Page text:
confinement, or prosecution; (4) the defendant acted with malice; and (5) the plaintiff
sustained damages.” Wilkins, 528 F.3d at 799. Malice may be inferred if a defendant
causes the prosecution without arguable probable cause. See id. at 800-01 (malice
may be inferred from intentional or reckless behavior). In the Complaint, Plaintiff does
not allege that the criminal charges against him have been dismissed, or that he was
adjudicated not guilty.
B. Application of Heck v. Humphrey
In addition, Plaintiff appears to be challenging the validity of his state court
conviction by claiming that he was convicted of a criminal charge arising from an
unlawful arrest and prosecution. Under Heck v. Humphrey, the United States Supreme
Court held that a prisoner may not challenge his state criminal conviction in a § 1983
action until the criminal conviction is over-turned. 512 U.S. 477 (1994). Moreover, a
civil rights action filed by a state prisoner "is barred (absent prior invalidation) – no
matter the relief sought (damages or equitable relief), no matter the target of the
prisoner’s suit (state conduct leading to conviction or internal prison proceedings) – if
success in that action would necessarily demonstrate the invalidity of confinement or its
duration." Wilkinson v. Dotson, 544 U.S. 74, 81-82 (2005).
Here, Plaintiff does not allege any facts to show that his criminal conviction was
dismissed, reversed on direct appeal, or otherwise vacated. See Heck, 512 U.S. at
486-87. Consequently, a § 1983 malicious prosecution claim appears to be barred by
Heck. See Callen v. Wyoming Dept. of Corrections, No. 14-8057, 608 F. Appx 562,
563 (10th Cir. March 30, 2015) (unpublished) (agreeing with the district court that the §
1983 malicious prosecution claim was barred by Heck, where there was no indication
that plaintiff’s conviction had been over-turned). Plaintiff is reminded that if he wishes
to challenge the legality of his state law conviction, he may do so in a new proceeding
under 28 U.S.C. § 2254, after exhausting available state court remedies.
C. Due Process claims
Finally, the Court liberally construes Plaintiff’s allegations that Defendant
Schiffelbein violated Plaintiff’s right to life, liberty, and property as a due process claim.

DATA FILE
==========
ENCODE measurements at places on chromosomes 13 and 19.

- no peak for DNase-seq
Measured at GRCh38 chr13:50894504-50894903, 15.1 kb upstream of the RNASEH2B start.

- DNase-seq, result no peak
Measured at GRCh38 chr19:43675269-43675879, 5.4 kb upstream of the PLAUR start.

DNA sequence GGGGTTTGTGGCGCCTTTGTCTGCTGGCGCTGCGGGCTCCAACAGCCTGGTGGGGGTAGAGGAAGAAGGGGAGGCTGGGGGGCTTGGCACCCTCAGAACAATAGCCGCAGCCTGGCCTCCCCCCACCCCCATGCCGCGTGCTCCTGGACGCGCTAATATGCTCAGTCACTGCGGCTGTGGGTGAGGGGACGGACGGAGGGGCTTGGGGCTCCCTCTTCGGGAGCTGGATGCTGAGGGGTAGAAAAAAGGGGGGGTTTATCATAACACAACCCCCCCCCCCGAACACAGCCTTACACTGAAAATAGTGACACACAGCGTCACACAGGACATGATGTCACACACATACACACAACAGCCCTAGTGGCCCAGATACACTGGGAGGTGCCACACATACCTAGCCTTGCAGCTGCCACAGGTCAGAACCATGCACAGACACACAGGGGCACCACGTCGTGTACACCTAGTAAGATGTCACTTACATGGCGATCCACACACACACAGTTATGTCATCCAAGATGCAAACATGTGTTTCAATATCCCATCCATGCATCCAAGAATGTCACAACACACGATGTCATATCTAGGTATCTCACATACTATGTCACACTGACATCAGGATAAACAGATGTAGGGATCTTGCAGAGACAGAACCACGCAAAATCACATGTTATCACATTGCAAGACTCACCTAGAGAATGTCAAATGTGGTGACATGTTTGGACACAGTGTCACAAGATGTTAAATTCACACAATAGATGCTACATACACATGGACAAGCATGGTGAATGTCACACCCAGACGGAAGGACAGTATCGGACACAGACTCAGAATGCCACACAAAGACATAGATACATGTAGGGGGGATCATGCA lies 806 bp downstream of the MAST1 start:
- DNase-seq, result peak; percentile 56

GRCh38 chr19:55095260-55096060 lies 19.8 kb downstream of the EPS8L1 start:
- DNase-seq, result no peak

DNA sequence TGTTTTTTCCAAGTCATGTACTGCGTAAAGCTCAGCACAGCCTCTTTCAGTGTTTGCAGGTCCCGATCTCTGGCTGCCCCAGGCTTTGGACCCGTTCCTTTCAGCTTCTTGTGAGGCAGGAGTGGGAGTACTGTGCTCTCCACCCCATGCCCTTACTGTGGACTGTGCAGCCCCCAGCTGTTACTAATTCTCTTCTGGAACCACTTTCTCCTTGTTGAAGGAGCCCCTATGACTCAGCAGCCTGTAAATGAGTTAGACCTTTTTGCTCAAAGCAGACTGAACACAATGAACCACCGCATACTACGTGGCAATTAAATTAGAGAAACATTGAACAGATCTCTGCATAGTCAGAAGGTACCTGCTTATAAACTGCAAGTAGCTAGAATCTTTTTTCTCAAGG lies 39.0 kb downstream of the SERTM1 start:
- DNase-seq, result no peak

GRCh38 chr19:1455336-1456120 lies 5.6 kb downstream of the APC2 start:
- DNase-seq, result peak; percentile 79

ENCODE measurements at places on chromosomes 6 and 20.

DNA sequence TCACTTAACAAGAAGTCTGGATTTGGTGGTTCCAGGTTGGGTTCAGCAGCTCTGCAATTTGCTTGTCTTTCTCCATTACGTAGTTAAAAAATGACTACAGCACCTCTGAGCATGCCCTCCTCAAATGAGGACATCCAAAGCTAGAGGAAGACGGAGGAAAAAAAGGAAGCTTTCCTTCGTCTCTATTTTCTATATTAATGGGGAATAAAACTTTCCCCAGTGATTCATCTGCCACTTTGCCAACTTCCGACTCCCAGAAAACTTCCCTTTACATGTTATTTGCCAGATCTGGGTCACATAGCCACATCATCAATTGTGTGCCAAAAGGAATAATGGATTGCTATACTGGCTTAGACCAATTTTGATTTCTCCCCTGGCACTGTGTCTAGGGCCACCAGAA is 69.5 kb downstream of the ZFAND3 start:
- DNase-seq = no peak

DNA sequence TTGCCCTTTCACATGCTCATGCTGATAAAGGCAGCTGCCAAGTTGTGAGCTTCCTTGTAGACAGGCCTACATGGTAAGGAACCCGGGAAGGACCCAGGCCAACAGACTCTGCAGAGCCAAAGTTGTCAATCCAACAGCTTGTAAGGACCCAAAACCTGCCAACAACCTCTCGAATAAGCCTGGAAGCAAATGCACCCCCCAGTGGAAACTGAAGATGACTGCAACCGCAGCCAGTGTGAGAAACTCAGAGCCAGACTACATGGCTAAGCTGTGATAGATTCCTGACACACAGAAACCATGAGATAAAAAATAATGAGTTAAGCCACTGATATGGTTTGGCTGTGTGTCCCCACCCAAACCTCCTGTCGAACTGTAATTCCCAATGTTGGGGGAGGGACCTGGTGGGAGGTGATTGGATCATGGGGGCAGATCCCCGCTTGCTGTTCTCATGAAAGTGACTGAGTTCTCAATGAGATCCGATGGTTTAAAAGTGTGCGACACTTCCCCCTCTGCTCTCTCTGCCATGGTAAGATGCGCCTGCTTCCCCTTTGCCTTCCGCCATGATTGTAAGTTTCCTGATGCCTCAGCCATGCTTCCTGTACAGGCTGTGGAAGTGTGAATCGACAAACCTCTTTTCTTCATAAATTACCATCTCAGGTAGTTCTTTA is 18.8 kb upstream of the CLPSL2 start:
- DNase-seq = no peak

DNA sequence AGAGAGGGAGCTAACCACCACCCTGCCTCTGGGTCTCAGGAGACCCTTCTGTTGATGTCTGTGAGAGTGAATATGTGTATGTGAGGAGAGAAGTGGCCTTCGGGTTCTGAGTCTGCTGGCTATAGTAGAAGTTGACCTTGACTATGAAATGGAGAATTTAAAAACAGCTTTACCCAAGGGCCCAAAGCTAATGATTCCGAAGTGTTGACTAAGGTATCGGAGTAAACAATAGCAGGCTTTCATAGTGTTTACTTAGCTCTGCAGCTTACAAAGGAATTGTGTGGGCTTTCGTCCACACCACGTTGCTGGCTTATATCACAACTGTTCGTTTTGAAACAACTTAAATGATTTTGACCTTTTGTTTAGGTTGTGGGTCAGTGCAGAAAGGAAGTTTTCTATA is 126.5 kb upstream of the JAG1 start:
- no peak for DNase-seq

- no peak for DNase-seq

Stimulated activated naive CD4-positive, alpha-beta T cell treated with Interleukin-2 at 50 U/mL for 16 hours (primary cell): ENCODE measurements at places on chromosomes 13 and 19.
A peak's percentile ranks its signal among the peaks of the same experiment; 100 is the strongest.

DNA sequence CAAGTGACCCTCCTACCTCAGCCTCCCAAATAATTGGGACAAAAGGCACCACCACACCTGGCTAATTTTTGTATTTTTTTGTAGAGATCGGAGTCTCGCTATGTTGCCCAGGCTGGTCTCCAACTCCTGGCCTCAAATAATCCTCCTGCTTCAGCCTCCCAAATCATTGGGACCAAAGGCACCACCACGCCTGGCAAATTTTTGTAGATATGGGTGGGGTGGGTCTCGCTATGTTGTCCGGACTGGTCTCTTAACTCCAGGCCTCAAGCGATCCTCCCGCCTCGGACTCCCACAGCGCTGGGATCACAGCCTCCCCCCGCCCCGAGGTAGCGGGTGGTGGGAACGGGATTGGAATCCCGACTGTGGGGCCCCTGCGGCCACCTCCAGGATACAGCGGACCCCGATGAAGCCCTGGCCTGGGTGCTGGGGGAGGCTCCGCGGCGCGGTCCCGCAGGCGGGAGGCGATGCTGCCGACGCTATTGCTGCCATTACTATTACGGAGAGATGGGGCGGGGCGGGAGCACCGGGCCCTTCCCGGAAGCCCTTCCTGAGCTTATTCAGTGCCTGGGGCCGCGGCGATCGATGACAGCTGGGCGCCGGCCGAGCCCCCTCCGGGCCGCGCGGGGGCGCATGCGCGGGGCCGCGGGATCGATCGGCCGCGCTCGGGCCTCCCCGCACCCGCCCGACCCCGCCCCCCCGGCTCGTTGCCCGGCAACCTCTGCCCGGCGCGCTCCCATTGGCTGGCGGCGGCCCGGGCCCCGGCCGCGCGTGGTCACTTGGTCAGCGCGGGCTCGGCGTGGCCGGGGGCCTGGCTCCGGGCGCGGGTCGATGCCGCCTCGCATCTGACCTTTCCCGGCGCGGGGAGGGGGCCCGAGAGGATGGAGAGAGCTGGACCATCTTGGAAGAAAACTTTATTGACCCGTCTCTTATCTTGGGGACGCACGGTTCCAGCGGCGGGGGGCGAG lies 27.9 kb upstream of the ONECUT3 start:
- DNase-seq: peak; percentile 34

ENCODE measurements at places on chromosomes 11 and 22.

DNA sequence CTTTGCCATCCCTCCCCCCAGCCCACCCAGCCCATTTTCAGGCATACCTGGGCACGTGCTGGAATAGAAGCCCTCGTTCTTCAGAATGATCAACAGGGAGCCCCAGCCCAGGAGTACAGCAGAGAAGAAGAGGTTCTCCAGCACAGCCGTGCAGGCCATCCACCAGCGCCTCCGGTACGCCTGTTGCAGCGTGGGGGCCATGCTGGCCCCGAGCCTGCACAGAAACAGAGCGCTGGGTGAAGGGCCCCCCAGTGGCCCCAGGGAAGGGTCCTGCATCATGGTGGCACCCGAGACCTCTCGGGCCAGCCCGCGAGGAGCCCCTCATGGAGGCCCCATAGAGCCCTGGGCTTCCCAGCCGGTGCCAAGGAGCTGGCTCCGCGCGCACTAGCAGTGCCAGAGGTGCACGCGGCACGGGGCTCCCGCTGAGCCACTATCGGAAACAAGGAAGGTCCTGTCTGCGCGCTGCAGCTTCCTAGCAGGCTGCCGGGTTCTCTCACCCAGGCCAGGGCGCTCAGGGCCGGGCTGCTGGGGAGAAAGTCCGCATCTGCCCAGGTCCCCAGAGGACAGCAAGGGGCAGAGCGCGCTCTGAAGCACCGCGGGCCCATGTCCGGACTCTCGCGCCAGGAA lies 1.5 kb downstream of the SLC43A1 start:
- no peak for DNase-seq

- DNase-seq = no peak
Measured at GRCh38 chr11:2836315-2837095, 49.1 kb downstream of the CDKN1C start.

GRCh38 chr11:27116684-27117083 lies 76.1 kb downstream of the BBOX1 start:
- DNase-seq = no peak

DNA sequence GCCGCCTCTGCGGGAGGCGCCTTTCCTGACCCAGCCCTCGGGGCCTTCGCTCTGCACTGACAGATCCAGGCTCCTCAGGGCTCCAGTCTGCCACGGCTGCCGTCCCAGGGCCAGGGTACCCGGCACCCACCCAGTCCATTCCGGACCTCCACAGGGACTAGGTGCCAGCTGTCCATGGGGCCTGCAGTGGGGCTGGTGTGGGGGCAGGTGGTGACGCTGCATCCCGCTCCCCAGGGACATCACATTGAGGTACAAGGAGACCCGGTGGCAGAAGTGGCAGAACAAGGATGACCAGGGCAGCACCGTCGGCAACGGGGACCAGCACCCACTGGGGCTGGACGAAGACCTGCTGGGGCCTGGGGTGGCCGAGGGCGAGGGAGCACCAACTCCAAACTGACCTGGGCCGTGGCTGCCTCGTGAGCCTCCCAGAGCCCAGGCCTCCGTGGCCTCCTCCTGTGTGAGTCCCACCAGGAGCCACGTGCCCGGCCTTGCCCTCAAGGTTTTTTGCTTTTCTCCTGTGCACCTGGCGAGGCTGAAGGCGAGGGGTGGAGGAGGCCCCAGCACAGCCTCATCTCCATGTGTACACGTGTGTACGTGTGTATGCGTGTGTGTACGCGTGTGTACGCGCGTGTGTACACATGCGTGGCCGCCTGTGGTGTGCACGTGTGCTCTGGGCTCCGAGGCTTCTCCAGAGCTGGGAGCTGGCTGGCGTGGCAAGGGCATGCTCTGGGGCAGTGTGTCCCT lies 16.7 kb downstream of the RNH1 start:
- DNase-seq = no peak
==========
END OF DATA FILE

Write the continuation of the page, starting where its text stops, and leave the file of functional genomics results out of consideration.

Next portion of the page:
“The Due Process clause of the Fourteenth Amendment does not prohibit the
government from depriving an individual of “life, liberty, or property”; it protects against
governmental deprivations of life, liberty, or property “without due process of law.@
Farthing v. City of Shawnee, Kan., 39 F.3d 1131, 1135 (10th Cir. 1994) (quoting U.S.
Const. amend. XIV, ' 1).
To the extent, Plaintiff asserts that Defendant Schiffelbein’s conduct deprived
him of “his liberties,” in violation of his due process rights, the factual allegations in the
Complaint fall short of stating an arguable constitutional violation. The “ultimate”
for determining whether there has been a substantive due process violation is “whether
the challenged government action shocks the conscience of federal judges.” Ruiz v.
McDonnell, 299 F.3d 1173, 1183 (10th Cir. 2002) (quotations and citations omitted). It
is well settled that negligence is not sufficient to shock the conscience. Id. at 1184. In
addition, “a plaintiff must do more than show that the government actor intentionally or
recklessly caused injury to the plaintiff by abusing or misusing government power.”
Tonkovich v. Kansas Bd. of Regents, 159 F.3d 504, 528 (10th Cir.1998) (quoting Uhlrig
v. Harder, 64 F.3d 567, 574 (10th Cir.1995)). The complained of misconduct by
Defendant Schiffelbein is nothing more than conclusory allegations that Defendant
Schiffelbein “intentionally or recklessly caused injury to [Plaintiff] by abusing or misusing
government power.” Id.
Because the Complaint is deficient for the reasons discussed above, Plaintiff will
be directed to file an amended prisoner complaint. Plaintiff is reminded that to state a
claim in federal court, the amended complaint “must explain what each defendant did to
him or her; when the defendant did it; how the defendant’s action harmed him or her;
and, what specific legal right the plaintiff believes the defendant violated.” Nasious v.
Two Unknown B.I.C.E. Agents, 492 F.3d 1158, 1163 (10th Cir. 2007). Accordingly, it is
ORDERED that Plaintiff, Andre Jones, shall file, within thirty days from the
date of this Order, an amended complaint, on the court-approved Prisoner Complaint
form, that complies with the directives in this Order. It is
FURTHER ORDERED that, if Plaintiff fails, within the time allowed, to file an
amended complaint that complies with this Order as directed, the action may be
dismissed without further notice.
DATED December 8, 2015, at Denver, Colorado.
BY THE COURT:
S/ Gordon P. Gallagher
United States Magistrate Judge